Technlogy

    What do we need to get started? Well, we need a federal insurance for long-term care. This is not a new idea. This has been around forever. It’s forever. It’s at least 30 years. It’s always the bridesmaid, never the bride. It’s always part of some federal legislation or some federal program that doesn’t go forward for funding. We need a small increase in the Medicare payroll deduction and a small premium with the means testing on uses of Part A, part C and Part D, that’s the Medicare Advantage part is the Medicare Advantage program. That’s a profit laden juggernaut that’s rolling up more and more of the market. I got to tell you, don’t worry. All of the people that are participating in part a part of the party, they can afford a small premium, really, like they can do it. For this, we need to use this to fund private long-term care, the federal long-term care insurance, private long-term care insurance.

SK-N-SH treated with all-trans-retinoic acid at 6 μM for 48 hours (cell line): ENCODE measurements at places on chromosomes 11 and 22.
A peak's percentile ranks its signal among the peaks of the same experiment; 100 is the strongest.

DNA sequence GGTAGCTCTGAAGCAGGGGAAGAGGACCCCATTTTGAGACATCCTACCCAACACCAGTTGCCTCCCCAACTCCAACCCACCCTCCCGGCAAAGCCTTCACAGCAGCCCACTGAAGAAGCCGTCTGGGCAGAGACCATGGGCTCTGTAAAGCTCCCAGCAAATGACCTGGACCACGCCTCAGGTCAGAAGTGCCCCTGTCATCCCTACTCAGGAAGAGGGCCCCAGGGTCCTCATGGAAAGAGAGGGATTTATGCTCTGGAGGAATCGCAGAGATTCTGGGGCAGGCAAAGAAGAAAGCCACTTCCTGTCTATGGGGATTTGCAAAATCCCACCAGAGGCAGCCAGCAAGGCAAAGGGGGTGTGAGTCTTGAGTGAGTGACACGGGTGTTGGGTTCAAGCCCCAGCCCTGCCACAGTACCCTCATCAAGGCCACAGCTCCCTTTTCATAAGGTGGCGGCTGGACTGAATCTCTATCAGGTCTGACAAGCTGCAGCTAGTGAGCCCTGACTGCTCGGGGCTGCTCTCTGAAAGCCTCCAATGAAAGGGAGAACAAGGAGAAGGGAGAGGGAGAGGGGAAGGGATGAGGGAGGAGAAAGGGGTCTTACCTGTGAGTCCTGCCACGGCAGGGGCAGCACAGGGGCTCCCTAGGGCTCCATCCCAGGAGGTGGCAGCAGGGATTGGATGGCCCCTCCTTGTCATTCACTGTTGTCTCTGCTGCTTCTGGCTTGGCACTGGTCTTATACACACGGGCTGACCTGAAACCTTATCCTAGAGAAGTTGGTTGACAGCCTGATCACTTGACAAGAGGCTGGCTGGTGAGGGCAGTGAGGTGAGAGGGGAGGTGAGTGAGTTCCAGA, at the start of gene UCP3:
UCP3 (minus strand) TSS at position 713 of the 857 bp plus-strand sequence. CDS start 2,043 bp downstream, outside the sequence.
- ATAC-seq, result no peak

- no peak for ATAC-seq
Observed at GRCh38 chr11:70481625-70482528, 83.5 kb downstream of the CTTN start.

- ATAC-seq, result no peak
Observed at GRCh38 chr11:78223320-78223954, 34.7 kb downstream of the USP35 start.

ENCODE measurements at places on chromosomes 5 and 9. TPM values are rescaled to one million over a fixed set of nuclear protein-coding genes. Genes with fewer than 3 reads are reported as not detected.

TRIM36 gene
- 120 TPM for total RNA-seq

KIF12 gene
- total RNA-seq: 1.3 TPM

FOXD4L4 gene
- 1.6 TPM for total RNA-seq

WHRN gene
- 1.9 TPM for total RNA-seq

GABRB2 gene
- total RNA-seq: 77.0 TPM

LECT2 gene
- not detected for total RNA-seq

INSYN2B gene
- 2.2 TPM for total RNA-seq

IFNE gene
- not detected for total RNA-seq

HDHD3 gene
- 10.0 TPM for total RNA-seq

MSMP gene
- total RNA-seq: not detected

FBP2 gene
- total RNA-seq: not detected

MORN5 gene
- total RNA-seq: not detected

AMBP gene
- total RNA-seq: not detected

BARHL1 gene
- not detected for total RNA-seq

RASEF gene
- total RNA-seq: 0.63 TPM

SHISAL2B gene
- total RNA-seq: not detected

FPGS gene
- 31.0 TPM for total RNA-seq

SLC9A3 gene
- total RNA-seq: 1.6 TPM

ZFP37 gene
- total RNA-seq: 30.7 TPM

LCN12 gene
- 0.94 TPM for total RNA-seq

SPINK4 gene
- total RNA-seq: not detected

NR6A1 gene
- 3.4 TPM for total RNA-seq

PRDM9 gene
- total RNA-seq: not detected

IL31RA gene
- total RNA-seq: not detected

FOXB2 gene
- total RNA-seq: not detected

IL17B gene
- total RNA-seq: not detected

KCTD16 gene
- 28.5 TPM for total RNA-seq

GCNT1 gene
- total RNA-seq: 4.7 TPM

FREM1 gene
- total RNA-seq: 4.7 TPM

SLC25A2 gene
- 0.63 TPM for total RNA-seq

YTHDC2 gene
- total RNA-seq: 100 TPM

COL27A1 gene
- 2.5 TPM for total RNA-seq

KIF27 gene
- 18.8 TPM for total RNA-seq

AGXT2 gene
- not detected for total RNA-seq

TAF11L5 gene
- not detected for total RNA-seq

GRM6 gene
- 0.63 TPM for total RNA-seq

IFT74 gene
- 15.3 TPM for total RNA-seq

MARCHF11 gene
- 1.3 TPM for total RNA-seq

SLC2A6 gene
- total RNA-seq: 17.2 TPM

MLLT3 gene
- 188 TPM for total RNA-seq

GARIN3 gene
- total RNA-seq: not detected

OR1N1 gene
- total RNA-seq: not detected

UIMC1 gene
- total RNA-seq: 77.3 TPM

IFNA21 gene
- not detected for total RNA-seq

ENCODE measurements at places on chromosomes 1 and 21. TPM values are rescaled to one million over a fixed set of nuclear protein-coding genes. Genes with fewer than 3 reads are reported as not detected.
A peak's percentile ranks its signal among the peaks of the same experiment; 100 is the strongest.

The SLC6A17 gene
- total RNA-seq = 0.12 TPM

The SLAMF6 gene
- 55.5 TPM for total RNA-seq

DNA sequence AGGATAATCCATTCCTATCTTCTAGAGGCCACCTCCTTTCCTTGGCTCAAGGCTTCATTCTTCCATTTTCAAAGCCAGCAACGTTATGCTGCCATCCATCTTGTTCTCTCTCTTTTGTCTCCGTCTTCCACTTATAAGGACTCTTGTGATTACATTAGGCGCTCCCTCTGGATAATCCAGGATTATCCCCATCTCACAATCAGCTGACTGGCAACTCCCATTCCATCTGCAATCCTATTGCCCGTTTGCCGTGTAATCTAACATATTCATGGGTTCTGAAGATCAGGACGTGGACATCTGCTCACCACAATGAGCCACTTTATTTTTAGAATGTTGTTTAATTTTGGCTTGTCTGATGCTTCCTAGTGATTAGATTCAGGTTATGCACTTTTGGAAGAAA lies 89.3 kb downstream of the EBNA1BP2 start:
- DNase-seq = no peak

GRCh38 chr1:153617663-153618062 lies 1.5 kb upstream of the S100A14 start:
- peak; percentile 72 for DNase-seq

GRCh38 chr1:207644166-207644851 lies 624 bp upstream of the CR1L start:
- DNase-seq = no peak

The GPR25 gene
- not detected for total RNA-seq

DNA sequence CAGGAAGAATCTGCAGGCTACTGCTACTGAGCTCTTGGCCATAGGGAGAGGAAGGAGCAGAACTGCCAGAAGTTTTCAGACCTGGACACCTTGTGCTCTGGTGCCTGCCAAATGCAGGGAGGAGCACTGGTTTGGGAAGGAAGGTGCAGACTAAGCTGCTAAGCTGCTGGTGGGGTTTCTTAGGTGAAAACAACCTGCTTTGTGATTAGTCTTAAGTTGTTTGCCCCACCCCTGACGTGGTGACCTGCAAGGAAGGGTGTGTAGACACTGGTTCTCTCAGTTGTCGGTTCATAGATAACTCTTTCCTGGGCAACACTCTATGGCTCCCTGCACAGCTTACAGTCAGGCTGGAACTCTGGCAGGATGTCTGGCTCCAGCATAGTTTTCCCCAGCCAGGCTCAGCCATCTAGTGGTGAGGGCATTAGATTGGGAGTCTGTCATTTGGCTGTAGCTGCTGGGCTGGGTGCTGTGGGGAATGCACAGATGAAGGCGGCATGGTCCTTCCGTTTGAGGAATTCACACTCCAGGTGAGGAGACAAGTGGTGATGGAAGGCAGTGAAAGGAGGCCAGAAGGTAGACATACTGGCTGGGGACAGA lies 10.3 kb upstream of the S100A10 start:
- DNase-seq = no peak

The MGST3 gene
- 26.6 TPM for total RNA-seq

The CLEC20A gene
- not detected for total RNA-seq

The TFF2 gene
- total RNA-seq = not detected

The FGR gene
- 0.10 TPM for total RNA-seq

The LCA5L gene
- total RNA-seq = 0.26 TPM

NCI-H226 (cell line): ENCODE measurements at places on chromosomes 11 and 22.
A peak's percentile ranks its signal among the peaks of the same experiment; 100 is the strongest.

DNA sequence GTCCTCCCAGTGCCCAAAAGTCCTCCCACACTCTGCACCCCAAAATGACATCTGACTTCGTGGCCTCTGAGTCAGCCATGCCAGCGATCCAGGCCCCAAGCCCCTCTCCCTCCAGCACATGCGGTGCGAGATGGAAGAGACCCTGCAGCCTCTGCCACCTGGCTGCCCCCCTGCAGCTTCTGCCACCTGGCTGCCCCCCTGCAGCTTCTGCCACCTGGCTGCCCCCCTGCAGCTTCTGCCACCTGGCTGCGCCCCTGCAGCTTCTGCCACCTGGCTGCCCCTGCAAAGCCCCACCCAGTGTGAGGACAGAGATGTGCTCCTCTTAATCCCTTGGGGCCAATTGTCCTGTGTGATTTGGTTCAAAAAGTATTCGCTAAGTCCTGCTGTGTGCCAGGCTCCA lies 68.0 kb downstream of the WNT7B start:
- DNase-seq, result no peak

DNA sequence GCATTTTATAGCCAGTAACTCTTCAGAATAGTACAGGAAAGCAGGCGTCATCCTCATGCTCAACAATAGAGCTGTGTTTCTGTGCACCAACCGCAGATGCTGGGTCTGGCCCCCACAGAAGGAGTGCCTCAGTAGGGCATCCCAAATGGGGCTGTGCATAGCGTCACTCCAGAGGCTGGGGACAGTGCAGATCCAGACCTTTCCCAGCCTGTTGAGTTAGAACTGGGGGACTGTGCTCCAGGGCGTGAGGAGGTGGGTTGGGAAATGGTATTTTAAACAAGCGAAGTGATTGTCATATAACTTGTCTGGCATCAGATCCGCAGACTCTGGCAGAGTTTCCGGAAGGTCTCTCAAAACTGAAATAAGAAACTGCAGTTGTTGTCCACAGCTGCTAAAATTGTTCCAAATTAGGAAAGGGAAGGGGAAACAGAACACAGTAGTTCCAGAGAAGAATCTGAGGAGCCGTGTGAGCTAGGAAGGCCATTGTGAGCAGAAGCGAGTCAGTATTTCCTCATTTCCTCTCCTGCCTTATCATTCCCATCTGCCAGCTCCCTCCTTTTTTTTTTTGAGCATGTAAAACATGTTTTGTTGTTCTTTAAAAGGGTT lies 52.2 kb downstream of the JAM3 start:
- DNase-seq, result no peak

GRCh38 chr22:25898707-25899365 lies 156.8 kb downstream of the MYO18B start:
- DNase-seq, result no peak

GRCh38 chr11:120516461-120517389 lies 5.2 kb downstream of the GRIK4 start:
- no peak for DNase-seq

A Federal based program and a private long-term care program, fully deductible and risk pools in each state and require the long-term care health insurance plans to spend at least one half of one percent of their premiums on education communications so that the public understands how to access the system, where to access the system. What’s the basic level of services that are on offer? What they would get if they topped up to a private long-term care insurance, this can be done.

    In conclusion, the current situation is a mess and there’s just no reason for it. We need a community. There is we need a community of action and an effective dialog. And we need to engage the leadership. I know them. I respect them. It’s time to take off the gloves and step into the ring. The world we’ve created is a process of our thinking. long-term care has been a process of our thinking and our defensiveness. We’ve got to protect this. We’ve got to protect. It can’t be changed without changing our thinking, and that is that’s the program. I’d be delighted to answer your questions.

    Questions and Answers

    Question: Does the profit motive negatively impact the long-term care open court system as there seem to be too many operators who focus on their profitability to the detriment of quality care?